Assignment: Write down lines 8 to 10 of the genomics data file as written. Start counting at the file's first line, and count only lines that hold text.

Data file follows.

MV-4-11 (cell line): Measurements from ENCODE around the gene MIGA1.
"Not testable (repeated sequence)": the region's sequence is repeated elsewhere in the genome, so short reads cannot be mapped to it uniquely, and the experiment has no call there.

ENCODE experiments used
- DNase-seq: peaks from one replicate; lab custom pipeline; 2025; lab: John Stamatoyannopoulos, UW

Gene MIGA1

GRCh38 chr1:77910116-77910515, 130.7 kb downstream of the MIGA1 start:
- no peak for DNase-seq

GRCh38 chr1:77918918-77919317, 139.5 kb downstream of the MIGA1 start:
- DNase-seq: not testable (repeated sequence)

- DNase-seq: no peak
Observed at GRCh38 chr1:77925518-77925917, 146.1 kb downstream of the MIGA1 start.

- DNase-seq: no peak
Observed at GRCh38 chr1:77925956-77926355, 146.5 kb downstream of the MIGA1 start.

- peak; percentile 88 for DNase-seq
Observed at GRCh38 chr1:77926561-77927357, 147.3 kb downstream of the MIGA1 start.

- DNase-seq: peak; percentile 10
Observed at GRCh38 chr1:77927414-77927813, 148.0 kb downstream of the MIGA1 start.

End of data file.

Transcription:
GRCh38 chr1:77918918-77919317, 139.5 kb downstream of the MIGA1 start:
- DNase-seq: not testable (repeated sequence)

- DNase-seq: no peak